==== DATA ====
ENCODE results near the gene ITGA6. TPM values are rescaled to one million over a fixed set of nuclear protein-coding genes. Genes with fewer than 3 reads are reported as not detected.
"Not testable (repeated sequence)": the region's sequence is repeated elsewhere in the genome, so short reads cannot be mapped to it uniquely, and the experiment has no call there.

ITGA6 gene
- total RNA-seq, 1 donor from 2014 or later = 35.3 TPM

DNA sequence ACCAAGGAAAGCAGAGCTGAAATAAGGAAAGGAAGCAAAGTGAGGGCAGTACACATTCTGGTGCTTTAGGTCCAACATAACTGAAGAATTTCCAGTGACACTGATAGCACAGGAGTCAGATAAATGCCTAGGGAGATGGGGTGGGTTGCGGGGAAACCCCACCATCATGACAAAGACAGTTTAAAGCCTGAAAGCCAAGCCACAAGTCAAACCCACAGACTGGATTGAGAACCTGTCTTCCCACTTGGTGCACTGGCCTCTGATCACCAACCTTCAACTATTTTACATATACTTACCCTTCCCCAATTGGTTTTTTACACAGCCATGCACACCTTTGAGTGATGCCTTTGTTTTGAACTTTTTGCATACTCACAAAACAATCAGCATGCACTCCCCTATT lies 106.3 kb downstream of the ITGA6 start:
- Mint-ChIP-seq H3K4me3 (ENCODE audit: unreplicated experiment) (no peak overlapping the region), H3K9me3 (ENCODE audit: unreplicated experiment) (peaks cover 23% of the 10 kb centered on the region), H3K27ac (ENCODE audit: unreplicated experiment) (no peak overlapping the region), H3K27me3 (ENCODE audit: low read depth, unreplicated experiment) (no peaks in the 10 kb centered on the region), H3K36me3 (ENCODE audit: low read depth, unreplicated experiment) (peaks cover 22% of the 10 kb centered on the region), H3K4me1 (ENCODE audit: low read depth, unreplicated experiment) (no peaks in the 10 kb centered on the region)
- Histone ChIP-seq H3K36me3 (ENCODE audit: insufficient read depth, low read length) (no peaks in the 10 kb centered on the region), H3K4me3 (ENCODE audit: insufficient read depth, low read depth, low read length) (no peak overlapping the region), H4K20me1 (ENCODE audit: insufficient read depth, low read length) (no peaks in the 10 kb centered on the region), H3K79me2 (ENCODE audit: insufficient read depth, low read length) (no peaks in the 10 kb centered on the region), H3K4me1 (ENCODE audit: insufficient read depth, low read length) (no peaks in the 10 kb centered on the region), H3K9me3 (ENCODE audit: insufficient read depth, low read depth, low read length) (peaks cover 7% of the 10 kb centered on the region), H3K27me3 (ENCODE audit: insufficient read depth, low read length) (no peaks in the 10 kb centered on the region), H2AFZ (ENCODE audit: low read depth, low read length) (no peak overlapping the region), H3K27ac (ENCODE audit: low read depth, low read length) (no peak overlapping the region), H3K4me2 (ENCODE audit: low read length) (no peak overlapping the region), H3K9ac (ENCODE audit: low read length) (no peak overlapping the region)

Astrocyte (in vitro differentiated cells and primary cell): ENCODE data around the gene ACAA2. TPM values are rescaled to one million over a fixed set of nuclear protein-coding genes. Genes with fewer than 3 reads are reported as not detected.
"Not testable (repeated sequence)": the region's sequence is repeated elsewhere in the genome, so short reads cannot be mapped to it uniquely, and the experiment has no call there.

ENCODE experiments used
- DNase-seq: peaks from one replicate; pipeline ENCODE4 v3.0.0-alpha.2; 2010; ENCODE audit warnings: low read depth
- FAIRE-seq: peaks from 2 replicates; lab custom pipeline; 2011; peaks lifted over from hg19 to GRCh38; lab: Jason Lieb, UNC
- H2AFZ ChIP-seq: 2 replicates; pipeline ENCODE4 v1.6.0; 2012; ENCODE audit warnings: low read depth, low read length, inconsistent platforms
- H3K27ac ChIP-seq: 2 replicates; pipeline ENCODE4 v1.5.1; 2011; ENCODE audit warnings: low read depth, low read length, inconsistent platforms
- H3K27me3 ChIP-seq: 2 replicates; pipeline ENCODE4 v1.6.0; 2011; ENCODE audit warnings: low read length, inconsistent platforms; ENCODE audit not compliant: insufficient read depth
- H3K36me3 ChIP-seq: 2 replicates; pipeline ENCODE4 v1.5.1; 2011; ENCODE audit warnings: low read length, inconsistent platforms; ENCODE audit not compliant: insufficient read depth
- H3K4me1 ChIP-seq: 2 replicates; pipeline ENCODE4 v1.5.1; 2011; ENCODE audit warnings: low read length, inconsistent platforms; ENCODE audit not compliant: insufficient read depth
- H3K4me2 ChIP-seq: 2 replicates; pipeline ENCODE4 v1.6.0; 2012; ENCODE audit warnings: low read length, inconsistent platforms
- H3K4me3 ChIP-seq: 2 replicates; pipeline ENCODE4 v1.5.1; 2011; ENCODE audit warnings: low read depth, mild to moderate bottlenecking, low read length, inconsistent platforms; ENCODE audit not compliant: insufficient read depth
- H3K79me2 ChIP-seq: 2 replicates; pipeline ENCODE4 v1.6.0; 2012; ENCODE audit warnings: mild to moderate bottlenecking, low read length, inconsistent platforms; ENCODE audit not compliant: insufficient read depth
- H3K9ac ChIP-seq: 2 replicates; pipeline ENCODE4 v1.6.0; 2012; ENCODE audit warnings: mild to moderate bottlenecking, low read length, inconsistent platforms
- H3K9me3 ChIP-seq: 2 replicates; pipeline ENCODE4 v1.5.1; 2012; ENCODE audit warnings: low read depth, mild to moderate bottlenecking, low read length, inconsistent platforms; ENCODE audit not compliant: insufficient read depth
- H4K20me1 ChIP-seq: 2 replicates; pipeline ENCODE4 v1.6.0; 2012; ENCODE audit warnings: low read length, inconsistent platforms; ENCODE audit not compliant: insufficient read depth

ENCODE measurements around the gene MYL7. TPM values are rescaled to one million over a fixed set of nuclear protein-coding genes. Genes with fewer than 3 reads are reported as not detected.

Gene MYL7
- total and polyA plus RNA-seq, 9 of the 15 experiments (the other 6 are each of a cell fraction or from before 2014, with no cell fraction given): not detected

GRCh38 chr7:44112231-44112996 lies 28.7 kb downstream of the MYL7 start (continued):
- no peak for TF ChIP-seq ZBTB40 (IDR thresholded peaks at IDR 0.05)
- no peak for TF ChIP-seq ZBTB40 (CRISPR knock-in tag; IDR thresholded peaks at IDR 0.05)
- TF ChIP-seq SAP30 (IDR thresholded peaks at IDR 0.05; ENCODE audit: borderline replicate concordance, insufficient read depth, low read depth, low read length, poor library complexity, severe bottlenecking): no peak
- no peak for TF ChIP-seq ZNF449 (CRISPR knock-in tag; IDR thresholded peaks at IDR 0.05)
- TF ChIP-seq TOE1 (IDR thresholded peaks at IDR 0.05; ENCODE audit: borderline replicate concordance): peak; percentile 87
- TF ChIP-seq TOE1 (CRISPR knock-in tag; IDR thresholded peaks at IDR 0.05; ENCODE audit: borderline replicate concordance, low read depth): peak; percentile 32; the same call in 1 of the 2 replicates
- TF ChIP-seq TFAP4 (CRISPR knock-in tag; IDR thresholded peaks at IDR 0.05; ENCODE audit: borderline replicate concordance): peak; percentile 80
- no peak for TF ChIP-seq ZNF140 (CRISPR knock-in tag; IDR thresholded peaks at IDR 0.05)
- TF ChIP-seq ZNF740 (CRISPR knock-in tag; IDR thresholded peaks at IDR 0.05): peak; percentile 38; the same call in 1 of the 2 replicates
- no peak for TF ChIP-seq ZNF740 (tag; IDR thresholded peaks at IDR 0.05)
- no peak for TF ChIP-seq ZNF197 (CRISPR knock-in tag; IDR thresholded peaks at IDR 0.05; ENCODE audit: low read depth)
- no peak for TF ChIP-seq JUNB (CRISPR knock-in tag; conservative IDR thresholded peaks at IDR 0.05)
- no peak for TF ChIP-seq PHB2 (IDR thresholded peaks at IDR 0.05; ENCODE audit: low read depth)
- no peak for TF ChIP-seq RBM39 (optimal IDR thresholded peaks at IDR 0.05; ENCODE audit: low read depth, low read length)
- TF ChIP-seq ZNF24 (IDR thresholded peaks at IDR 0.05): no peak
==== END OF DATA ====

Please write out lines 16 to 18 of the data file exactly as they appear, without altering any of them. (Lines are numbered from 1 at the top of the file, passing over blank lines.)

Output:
- H3K36me3 ChIP-seq: 2 replicates; pipeline ENCODE4 v1.5.1; 2011; ENCODE audit warnings: low read length, inconsistent platforms; ENCODE audit not compliant: insufficient read depth
- H3K4me1 ChIP-seq: 2 replicates; pipeline ENCODE4 v1.5.1; 2011; ENCODE audit warnings: low read length, inconsistent platforms; ENCODE audit not compliant: insufficient read depth
- H3K4me2 ChIP-seq: 2 replicates; pipeline ENCODE4 v1.6.0; 2012; ENCODE audit warnings: low read length, inconsistent platforms